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I think that For SC3 They should do something like Empire total war has done. A turn based strategy but for the battles its real time strategy. You could have two types of play then. And then the game might get a little bit more exciting.

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Good point Nup and I intended to connect friction through the various other levels, terrain and weather for example. Think about the wear and tear on a unit moving through mountaneous terrain in a snow storm(not on a road), what do you think :confused:....add a couple degrees of friction? Now combine that with an enemy unit who's TO&E exerts an active Zone of Control(ZoC), various firefights occur as your unit moves, of course unless your intel is good enough to disclose their deployment (or your unit's footprint is small or has a special TO&E or perhaps greater experience than the enemy unit, etc., etc.) allowing you to avoid contact. Now compare that to them sitting the turn out in an urban area of increased amenities. Get it......?? ..."friction".:cool:

This new SC3 in going to be highyl interactive with the layers combining to cause different variable effects.:)

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Guys keep it simple. The charm of SC is it does a lot with simple mechanics. You are freed from too much tactical play to concentrate on the strategy. GC is quite streamlined but still takes a while to play.

So:

1) Units (air, sea, land) have 2 or 3 upgrade slots - you choose which with a few combinations being forbidden. If you choose armour and mobility you get a tank icon. You add long range air to a land unit and its paratroopers (obviously incompatible with quite a few other choices). Units can be capped in strength at different levels - 3 for garrisons or partisans, 8 corps and 12 armies. Elite reinforcements above this level. Similarly air units must choose between ground attack, long range, strategic bombing and air to air.

2) Please more intelligent scripts with contingencies - Rommel only gets sent to North Africa if it makes sense, otherwise he gets deployed to Russia. Decision events can be expanded here but maybe stick to major events.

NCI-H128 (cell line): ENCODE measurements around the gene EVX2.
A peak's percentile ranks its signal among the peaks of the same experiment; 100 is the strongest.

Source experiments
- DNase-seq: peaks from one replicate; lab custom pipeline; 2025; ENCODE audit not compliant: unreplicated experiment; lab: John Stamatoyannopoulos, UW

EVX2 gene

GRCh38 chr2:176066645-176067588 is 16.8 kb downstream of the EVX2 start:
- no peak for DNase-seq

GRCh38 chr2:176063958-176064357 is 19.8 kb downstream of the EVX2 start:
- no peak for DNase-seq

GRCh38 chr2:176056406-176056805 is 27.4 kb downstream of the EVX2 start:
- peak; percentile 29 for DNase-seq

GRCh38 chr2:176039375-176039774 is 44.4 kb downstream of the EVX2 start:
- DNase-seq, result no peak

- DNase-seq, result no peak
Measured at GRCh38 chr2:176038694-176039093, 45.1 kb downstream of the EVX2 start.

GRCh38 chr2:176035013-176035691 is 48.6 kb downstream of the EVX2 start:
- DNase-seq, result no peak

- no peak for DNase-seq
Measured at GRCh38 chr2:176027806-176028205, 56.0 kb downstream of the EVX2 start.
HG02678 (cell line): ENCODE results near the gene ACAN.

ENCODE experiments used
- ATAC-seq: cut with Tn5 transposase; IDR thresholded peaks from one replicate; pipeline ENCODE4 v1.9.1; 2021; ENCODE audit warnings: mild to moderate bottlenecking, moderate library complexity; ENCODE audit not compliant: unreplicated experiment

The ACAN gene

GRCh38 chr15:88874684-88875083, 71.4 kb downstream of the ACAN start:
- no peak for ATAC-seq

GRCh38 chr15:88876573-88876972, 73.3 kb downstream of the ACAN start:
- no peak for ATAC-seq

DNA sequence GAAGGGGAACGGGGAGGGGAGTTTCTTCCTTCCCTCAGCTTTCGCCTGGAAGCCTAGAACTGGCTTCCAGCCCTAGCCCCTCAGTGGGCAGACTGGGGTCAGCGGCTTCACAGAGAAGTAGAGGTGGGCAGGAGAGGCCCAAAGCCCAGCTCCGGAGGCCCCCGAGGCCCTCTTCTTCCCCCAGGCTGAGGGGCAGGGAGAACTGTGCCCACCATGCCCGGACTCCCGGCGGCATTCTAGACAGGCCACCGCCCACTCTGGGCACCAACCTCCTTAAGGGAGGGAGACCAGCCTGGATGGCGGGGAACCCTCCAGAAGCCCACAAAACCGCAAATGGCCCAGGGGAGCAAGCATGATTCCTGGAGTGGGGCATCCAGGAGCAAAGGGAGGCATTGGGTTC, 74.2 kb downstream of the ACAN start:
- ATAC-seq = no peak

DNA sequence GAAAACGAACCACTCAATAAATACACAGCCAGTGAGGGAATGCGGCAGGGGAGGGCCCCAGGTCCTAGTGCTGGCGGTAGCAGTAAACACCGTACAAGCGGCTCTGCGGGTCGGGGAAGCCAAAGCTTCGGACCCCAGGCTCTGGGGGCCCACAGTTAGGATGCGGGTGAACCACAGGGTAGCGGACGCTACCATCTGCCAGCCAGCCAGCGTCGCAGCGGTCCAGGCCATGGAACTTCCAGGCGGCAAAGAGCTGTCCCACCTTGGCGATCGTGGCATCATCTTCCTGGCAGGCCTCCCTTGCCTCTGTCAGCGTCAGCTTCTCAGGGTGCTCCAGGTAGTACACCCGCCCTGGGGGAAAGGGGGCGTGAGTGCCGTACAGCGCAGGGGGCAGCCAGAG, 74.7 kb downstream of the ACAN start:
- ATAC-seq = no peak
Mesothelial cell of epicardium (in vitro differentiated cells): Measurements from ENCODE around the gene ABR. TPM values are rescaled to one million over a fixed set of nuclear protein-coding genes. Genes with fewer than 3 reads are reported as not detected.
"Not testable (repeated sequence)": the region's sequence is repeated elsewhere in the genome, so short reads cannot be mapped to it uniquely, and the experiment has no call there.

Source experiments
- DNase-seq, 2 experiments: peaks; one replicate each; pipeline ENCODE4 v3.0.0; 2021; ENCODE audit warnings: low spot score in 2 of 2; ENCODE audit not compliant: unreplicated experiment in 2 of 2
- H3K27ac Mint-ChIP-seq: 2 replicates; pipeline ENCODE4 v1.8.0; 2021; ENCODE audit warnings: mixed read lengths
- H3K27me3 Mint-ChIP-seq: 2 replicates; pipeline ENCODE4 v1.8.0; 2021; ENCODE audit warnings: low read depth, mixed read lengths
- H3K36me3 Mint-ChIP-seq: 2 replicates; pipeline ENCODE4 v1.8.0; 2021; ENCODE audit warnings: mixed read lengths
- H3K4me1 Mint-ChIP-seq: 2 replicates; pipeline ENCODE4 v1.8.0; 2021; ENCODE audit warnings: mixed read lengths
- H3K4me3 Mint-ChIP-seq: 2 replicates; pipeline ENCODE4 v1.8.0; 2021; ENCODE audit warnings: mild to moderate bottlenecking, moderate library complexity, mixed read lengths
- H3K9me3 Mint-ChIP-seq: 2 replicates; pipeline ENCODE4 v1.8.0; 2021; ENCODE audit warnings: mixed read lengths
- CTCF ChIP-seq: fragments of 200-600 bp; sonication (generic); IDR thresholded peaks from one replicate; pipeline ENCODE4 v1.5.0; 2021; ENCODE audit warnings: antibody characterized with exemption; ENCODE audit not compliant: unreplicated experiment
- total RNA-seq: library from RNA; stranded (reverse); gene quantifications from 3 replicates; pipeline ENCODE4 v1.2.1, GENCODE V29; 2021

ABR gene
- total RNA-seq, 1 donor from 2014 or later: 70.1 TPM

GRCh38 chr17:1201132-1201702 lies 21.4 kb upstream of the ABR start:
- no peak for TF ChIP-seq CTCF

3) Diplomacy chits have other uses - e.g. buying one off benefits or reducing partisans or increasing chance of surrender (can be played against hostile nations).

4) Altered operational move so it has a range limit.

5) A few more nation slots so Italy and France are independent again.

6) Deep sea hexes or tiles with different properties to coastal tiles (and it makes map look prettier).

7) I can handle tiles but hexes are better.

8) Program a move over several turns - especially useful for long range sea transport which gets a bit tedious after a while. If something unexpected happens script is aborted.

9) Some minor random element in spotting.

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Well have you ever played Empire total war. It worked well there.

It's an honor that somebody aims to compare SC2 to Empire Total War, but i think one should stay on "firm ground". EA Games has probably a Budget for this Total War series game that is similar to the National Gross Product of Honduras :P, so i would say, nice dream, but one must live with the realties...

I allways think in this caser Simple is best: Isn't chess a Game designed in the dark ages about 800 years ago? And still is fantastically complex!

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Napoleon 1813 modelled the friction SeaMonkey is talking about, because if you force marched units their numbers and effectiveness decreased quite sharply, whereas it was less so if you just marched at normal speed. Keeping troops in place had the least effect as far as I recall, but unfortunately that game lacked multiplayer, which for me is essential.